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Neoliberalism Has Met Its Match in China

Ellen Brown Truthdig
They should let a lot of their companies go bankrupt so that Americans can buy them. They should have the same kind of free market that has wrecked the US economy.


Finance and Power: A Portrait of The City of London

Geofrey Ingham New Left Review
The City of London, Britain's financial equivalent of Wall Street, is--like its American co-equal --virtually unrivaled given its capacity to develop a business largely on the basis of using the new post-war world currency, the U.S. dollar, and its corresponding wasting away of British industry.

Student Debt Slavery II: Time to Level the Playing Field

Ellen Brown The Web of Debt Blog
student graduation caps with debt protest This is the second in a two-part article on the debt burden America’s students face. Read Part 1 here. The lending business is heavily stacked against student borrowers. Bigger players can borrow for almost nothing, and if their investments don’t work out, they can put their corporate shells through bankruptcy and walk away. Not so with students. Their loan rates are high and if they cannot pay, their debts are not normally dischargeable in bankruptcy. Rather, the debts compound and can dog them for life, compromising not only their own futures but the economy itself.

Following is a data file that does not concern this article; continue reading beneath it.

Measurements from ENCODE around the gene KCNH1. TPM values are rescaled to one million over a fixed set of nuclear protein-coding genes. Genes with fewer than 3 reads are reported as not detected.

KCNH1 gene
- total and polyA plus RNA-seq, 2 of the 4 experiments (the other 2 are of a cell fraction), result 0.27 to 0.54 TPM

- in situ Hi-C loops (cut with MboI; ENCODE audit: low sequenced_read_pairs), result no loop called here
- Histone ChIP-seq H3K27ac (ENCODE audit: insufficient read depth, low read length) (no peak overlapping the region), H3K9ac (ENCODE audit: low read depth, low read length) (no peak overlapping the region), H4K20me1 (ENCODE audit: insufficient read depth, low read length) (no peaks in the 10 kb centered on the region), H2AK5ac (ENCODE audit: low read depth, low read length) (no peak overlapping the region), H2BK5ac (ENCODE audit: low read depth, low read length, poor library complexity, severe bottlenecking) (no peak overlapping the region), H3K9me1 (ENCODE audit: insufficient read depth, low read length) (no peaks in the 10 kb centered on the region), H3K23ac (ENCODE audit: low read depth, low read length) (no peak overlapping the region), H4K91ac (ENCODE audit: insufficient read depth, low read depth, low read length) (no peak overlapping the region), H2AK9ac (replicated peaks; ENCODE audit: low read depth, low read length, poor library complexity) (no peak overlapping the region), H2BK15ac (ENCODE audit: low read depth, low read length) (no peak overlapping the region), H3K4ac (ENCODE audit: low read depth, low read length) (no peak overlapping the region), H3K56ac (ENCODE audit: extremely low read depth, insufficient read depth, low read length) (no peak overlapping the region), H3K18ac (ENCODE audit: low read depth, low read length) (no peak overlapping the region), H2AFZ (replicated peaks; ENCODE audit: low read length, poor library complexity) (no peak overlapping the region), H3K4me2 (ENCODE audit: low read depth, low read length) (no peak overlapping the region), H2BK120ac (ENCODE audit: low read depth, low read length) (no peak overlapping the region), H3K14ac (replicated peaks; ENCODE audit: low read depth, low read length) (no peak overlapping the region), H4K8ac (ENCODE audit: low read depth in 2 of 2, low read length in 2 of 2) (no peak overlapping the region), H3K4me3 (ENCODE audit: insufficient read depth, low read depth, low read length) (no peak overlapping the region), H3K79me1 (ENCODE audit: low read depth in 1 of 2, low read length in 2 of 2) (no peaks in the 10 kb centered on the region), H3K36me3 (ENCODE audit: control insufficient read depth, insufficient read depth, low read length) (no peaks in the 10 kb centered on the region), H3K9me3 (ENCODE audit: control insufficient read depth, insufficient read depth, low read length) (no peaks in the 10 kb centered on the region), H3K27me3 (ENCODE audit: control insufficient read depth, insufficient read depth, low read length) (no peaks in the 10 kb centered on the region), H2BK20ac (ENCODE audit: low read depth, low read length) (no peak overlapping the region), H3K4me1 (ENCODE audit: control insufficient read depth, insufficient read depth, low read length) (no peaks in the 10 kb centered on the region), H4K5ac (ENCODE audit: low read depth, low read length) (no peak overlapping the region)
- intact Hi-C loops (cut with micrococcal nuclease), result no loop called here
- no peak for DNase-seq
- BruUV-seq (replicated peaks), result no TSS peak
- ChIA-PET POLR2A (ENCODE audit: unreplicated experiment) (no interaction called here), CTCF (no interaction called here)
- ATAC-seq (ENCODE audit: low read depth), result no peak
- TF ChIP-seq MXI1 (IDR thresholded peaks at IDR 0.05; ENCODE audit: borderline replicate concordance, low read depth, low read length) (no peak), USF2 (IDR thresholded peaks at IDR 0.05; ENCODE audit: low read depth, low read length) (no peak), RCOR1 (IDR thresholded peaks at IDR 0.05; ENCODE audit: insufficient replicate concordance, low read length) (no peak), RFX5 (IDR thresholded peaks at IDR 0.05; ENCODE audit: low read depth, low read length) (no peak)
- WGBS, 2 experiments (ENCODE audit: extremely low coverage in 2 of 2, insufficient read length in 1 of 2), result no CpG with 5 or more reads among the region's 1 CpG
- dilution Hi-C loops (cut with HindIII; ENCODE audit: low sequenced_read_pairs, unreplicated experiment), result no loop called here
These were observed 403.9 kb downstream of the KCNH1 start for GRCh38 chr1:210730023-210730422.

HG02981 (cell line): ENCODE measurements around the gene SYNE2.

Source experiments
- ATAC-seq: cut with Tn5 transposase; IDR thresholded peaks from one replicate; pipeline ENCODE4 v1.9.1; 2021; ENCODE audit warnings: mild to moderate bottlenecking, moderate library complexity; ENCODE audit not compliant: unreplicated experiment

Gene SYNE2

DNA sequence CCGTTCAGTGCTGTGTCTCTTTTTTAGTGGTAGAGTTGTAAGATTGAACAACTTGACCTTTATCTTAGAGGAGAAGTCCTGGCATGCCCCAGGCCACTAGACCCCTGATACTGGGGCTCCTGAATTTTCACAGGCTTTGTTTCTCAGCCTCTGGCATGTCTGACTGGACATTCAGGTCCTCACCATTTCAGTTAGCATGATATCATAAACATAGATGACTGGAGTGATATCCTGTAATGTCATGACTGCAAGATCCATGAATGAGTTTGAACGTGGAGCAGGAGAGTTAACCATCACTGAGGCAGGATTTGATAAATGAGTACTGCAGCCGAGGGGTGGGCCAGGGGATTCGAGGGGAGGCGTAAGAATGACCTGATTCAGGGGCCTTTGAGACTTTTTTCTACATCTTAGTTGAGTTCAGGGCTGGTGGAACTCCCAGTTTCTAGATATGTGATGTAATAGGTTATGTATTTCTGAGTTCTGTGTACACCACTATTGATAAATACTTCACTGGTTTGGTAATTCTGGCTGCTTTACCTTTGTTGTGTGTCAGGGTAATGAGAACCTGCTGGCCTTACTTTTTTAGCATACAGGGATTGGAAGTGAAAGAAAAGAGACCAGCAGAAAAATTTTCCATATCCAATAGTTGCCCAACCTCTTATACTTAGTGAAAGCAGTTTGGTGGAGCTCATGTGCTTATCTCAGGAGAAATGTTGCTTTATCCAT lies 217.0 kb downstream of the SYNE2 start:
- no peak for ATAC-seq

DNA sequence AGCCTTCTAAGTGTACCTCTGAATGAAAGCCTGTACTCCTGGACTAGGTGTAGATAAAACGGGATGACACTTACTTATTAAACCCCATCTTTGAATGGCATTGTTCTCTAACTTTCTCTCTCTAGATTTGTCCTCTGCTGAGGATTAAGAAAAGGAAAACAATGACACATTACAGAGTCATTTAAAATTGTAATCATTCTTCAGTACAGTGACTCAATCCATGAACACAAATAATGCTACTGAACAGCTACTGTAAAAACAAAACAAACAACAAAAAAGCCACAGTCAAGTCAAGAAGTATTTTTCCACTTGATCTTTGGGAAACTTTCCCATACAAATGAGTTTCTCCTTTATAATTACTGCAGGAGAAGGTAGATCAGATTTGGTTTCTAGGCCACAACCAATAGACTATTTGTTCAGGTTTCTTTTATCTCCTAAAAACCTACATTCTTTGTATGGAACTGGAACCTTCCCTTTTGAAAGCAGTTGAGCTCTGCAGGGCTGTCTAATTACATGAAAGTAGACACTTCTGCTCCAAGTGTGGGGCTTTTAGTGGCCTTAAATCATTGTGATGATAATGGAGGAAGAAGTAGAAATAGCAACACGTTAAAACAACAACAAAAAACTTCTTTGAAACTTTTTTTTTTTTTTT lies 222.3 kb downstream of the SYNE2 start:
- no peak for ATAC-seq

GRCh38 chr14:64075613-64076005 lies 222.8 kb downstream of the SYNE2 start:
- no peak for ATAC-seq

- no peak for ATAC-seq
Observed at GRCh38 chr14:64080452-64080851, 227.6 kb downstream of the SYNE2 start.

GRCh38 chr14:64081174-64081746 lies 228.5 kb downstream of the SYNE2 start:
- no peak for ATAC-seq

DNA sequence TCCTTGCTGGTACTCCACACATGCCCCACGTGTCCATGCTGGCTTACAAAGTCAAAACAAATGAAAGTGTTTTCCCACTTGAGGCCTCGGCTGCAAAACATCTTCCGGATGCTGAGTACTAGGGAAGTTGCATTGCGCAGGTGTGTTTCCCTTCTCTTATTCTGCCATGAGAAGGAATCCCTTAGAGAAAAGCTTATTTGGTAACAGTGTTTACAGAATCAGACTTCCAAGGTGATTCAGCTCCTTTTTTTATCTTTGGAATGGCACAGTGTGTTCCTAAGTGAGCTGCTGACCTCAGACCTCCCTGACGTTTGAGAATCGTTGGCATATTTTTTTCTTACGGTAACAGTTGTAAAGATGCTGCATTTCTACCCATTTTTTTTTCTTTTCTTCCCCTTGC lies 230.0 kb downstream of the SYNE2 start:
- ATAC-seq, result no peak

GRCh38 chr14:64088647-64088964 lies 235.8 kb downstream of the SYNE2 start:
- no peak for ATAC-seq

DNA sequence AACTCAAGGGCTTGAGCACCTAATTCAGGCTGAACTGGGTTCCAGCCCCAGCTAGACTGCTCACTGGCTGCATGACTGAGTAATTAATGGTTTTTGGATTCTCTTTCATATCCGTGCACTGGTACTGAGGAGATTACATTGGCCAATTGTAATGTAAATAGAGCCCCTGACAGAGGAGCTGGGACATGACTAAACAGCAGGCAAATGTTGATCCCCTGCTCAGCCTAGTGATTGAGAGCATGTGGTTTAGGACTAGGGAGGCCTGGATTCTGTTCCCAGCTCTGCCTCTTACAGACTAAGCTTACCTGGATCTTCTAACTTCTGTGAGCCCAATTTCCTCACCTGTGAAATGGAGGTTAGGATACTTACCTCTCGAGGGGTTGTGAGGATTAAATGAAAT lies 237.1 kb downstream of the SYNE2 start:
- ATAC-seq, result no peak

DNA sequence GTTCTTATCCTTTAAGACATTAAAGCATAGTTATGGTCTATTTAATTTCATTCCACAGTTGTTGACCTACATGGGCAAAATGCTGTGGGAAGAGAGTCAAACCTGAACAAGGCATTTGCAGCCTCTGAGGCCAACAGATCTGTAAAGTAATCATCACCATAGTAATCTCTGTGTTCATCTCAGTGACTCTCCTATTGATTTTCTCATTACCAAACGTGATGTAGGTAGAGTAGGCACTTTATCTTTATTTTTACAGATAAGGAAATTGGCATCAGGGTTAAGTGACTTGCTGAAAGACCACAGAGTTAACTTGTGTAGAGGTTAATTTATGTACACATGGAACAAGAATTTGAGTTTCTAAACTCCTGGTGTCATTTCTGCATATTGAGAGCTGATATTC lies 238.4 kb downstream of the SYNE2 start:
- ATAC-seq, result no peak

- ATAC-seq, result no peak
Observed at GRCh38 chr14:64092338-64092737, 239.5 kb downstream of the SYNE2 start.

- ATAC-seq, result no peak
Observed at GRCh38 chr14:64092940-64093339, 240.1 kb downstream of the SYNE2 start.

Banking on Slavery

Gilda Haas Dr. Pop
Edward E. Baptist’s The Half Has Never Been Told: Slavery and the Making of American Capitalism details how financial speculation is baked into the American economy. Baptist explains 185 years ago, acquisition of slaves, like other "property", could be financed by mortgages; that bonds were sold to investors based on the value of those mortgages; and, securities based on enslaved human beings produced a “slave asset bubble” not unlike the 2008 financial crisis.
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